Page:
Following 17 public meetings that engaged over 1,500 farmers, landowners, and other Minnesotans in conversations across the state, Governor Mark Dayton and Minnesota Agriculture Commissioner Dave Frederickson last week proposed a new groundwater protection measure. The proposal would help reduce elevated nitrate levels in groundwater and ensure more Minnesota residents have clean, safe, reliable drinking water supplies.
“I am grateful to the many farmers, landowners, and others who worked with the Department of Agriculture to develop this proposal, which would greatly improve the quality of drinking water for Minnesotans,” said Governor Dayton. “Clean, safe, reliable water in our communities is everyone’s concern, and everyone’s responsibility. I urge all Minnesotans who wish to further improve or refine this proposal to engage in the public comment period beginning this spring, and attend the additional public hearings that will be scheduled this summer.”
The groundwater protection proposal would apply to vulnerable areas and areas with high nitrate levels in public drinking waters. It also would create a system of voluntary and mandatory mitigation practices in areas with high nitrate concentrations in the public water supplies.
|Groundwater Protection Effort – Part One:
|Fertilizer Application During the Fall Season
Where the Proposal Would Apply:
- Vulnerable Areas – The proposed groundwater protection measure would restrict the application of fertilizer in areas with more porous soils (coarse textured soil, karst, shallow bedrock), which have the capacity to leach greater volumes of water during the fall season. These new procedures for fertilizer application would reduce the movement of nitrates through the soil into groundwater supplies.
- Public Water Supply Areas – The proposed groundwater protection measure also would restrict the application of fertilizer during the fall in Drinking Water Supply Management Areas where the nitrate concentration exceeds 5.4 mg/L.
Exceptions to the Fertilizer Application Requirements:
- Crops That Require Fall Nitrogen – An exemption would exist for crops such as winter grains, grass seed, and cover crops that require fall nitrogen.
- Areas with Low Leaching Potential – An exemption would exist for areas with low leaching potential based on precipitation and evapotranspiration rates and a short spring planting season.
- Areas with No Row Crops – An exemption would exist for counties where less than three percent of land is used for row crops (northeast Minnesota and Ramsey County).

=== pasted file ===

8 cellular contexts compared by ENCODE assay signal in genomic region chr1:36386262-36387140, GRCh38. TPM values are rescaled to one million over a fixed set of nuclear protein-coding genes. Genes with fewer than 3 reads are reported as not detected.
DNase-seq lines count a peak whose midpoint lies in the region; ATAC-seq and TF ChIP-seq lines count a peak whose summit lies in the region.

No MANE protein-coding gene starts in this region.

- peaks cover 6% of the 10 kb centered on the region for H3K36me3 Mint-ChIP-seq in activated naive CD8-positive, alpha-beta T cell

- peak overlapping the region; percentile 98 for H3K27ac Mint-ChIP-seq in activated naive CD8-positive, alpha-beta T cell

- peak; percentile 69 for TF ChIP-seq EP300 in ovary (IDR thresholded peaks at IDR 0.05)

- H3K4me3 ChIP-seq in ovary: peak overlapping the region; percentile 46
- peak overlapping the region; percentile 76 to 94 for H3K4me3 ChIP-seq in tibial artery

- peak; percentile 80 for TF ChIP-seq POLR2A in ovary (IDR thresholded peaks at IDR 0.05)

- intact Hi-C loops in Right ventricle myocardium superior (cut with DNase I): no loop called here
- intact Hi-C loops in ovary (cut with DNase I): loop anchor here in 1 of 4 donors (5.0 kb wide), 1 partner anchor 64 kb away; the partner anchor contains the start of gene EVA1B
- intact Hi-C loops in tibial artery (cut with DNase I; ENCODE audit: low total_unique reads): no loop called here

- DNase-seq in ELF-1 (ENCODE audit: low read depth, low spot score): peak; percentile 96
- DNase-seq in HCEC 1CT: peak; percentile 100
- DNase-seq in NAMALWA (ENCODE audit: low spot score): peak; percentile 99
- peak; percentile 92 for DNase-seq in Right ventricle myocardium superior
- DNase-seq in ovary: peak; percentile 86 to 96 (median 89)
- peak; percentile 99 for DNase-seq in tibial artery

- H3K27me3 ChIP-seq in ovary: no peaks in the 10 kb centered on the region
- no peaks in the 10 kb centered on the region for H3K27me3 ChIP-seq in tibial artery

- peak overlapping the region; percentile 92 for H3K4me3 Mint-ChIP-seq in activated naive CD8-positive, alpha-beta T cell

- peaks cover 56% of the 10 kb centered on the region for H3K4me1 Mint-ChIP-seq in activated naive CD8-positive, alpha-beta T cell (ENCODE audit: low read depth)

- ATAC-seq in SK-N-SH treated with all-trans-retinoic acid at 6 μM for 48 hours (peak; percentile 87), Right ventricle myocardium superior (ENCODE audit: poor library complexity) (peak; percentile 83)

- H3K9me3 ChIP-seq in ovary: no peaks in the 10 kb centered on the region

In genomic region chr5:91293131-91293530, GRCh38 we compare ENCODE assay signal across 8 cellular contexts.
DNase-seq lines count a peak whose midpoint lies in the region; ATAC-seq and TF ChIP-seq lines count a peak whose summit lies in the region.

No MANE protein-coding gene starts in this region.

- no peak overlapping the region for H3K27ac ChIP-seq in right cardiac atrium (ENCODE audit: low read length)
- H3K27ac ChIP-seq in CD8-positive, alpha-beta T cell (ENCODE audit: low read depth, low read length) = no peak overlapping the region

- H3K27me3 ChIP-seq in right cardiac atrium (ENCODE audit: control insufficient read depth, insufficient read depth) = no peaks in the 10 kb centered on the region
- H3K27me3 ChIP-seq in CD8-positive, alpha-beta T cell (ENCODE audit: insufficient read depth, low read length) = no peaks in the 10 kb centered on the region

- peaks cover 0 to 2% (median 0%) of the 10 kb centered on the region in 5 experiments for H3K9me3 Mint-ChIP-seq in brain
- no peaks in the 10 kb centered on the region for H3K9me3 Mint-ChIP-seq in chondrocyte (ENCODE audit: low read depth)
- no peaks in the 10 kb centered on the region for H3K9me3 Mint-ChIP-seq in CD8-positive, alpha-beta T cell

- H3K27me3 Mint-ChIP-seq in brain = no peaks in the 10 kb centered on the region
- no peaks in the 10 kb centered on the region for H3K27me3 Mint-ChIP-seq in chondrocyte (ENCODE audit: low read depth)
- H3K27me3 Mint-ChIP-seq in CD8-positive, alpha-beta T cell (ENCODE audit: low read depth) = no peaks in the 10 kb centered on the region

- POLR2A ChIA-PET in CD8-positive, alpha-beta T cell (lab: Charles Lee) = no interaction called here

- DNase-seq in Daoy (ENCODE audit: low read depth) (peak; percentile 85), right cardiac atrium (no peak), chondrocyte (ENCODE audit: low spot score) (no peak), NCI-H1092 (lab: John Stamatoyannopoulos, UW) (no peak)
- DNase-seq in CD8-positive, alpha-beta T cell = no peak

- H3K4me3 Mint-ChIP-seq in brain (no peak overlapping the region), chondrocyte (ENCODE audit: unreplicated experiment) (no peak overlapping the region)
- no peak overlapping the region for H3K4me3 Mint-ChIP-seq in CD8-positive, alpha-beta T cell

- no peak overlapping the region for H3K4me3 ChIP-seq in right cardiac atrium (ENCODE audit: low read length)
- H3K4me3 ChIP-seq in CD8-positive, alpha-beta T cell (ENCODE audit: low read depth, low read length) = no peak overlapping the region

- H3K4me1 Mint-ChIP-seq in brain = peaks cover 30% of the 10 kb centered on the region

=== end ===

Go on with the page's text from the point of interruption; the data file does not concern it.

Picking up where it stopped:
|Groundwater Protection Effort – Part Two:
|Mitigation Requirements for Elevated Nitrate Levels in Drinking Water
- Level One and Two – In areas where the public water supply has nitrate concentrations in excess of 5.4 mg/L. Drinking Water Supply Management Areas would be encouraged to voluntarily implement best management practices to reduce nitrate levels. Under Level Two, the decision to implement best management practices would remain voluntary.
- Level Three – If after three years under Level Two nitrate concentrations continue to increase, then the Drinking Water Supply Management Area would be given a Level Three designation. The Commissioner of Agriculture – in consultation with a local advisory team – would then direct landowners to implement best management practices, testing, and educational programs.
- Level Four – If after three years under Level Three nitrate concentrations continue to increase or remain high, the Commissioner of Agriculture – in consultation with local advisory teams – could direct landowners to implement additional practices beyond best management practices to address high nitrate levels.
- Progress Under Way – In areas where progress is being made, the Commissioner of Agriculture could grant a one-time exemption before moving the area to the next level of regulation.
|Groundwater Protection Effort – Part Three:
|Designation of High Priority Areas
- Criterion for High Priority Areas – The Commissioner of Agriculture could designate Level Two areas to be “high priority” and focus resources in those communities. The Commissioner would make the determination based on risk to people and communities and the degree of contamination. The Department of Agriculture also would approve a detailed plan for addressing high nitrate levels in these areas.
The Minnesota Department of Agriculture expects the rule to be published for formal comment in mid-to-late May with hearings to be held this summer and final adoption in late 2018.